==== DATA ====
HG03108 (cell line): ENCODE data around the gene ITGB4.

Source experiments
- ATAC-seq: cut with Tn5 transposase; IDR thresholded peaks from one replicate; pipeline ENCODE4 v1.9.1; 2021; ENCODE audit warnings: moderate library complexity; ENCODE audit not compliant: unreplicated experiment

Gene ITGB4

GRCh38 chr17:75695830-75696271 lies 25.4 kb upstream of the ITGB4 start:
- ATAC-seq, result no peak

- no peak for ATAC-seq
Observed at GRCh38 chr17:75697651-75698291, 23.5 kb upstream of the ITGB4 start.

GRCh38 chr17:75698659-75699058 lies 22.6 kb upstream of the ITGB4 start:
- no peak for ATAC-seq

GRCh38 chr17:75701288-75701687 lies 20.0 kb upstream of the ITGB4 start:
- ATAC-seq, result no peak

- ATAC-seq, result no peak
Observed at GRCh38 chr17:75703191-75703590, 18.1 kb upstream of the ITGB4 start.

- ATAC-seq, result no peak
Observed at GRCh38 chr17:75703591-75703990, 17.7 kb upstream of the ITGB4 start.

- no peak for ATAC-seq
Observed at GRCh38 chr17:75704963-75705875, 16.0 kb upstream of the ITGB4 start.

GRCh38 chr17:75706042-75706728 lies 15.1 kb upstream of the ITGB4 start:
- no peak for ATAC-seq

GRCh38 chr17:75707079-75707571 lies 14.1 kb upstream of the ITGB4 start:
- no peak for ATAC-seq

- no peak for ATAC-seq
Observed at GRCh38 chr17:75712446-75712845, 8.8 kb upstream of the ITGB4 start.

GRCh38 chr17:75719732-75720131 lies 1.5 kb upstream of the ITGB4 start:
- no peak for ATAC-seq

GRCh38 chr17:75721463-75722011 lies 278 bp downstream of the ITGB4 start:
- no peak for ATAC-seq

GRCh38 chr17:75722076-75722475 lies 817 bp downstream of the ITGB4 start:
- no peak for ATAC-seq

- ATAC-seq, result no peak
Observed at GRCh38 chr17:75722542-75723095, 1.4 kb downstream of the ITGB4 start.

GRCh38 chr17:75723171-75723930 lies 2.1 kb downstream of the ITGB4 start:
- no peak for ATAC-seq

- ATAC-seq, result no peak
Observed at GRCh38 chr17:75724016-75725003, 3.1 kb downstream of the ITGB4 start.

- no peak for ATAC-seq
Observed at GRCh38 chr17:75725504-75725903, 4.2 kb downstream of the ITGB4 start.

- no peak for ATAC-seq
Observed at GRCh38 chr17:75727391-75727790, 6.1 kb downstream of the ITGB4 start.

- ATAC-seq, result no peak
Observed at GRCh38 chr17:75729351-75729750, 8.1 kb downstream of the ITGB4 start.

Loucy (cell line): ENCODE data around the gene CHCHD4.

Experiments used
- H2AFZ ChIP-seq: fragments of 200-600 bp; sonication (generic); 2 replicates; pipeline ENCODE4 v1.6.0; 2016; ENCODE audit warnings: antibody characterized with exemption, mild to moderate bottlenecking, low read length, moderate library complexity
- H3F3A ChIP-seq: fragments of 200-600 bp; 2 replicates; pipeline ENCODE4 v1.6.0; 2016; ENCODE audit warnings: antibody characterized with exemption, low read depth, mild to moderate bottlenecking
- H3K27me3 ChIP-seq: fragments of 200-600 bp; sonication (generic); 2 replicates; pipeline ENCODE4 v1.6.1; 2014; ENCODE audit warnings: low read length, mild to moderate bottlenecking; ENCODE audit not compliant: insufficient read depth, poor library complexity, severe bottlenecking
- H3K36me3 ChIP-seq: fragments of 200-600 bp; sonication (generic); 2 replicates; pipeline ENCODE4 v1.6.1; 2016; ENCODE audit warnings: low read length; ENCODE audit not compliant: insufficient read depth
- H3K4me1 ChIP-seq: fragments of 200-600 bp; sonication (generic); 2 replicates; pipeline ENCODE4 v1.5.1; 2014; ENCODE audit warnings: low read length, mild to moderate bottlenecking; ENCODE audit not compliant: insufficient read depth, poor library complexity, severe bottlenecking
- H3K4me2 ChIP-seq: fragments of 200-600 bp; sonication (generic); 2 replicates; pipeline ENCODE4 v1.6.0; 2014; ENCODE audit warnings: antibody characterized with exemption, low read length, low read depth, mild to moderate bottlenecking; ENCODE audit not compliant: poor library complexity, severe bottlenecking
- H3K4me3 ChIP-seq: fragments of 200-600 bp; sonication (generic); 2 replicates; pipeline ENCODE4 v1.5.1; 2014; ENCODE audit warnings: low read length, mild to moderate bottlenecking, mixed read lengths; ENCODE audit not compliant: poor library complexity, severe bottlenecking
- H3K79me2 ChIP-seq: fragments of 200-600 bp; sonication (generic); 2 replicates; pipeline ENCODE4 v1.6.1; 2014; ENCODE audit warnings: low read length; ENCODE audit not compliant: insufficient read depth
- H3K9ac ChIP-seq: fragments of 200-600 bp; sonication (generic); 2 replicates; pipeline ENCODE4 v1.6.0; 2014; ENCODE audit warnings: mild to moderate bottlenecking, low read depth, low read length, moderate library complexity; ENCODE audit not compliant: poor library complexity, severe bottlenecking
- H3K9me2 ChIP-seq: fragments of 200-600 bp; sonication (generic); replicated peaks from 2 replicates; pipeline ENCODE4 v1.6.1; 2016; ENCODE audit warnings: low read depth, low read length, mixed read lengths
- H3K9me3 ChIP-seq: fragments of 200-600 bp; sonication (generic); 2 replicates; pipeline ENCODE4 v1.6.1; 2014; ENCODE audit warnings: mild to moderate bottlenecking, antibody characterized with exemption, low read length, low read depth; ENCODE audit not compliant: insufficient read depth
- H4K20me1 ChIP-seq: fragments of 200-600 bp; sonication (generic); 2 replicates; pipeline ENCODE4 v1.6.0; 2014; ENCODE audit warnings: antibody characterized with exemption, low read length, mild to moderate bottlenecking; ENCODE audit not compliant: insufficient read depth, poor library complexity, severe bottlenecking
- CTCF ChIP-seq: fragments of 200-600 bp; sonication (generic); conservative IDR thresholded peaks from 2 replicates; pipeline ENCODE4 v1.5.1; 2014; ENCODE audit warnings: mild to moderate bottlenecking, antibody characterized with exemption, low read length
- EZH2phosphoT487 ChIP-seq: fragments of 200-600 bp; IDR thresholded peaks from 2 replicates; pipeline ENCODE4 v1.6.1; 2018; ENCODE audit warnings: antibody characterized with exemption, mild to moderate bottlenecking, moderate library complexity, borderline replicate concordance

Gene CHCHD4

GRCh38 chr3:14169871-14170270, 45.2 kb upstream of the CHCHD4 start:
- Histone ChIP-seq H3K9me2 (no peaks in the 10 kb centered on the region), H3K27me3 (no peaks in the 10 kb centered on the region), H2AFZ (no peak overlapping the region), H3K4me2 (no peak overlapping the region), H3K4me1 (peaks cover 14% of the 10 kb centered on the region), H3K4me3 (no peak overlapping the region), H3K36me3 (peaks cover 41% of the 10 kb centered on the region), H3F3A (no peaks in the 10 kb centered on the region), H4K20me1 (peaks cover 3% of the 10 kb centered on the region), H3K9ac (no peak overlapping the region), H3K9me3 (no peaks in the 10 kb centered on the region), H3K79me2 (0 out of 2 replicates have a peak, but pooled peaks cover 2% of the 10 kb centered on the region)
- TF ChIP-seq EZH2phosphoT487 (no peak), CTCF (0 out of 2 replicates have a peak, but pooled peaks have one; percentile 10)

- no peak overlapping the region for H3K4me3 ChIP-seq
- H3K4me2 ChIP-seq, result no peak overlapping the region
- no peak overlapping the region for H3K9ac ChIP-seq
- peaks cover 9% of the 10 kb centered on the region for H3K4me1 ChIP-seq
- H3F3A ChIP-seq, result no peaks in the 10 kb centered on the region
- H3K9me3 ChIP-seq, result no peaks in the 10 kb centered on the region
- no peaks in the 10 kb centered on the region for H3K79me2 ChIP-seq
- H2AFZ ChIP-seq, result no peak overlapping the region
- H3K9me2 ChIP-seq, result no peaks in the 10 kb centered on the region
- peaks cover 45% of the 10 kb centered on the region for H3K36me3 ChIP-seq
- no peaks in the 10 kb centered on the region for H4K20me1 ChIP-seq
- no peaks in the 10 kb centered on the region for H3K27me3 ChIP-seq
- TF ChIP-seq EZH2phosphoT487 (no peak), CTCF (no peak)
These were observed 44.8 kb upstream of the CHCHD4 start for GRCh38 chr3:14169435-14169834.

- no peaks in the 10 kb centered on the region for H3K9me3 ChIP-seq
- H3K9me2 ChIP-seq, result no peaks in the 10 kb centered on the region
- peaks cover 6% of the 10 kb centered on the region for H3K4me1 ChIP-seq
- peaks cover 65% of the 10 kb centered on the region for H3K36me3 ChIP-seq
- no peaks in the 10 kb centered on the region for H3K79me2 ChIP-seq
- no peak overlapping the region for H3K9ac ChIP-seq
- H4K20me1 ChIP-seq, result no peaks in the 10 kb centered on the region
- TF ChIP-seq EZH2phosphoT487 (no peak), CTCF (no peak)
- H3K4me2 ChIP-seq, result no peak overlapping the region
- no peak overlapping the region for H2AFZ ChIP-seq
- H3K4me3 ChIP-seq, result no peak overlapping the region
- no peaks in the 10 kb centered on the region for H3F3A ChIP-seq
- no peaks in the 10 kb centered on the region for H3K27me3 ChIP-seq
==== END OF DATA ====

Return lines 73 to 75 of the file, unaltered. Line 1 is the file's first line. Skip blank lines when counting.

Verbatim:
- no peaks in the 10 kb centered on the region for H4K20me1 ChIP-seq
- no peaks in the 10 kb centered on the region for H3K27me3 ChIP-seq
- TF ChIP-seq EZH2phosphoT487 (no peak), CTCF (no peak)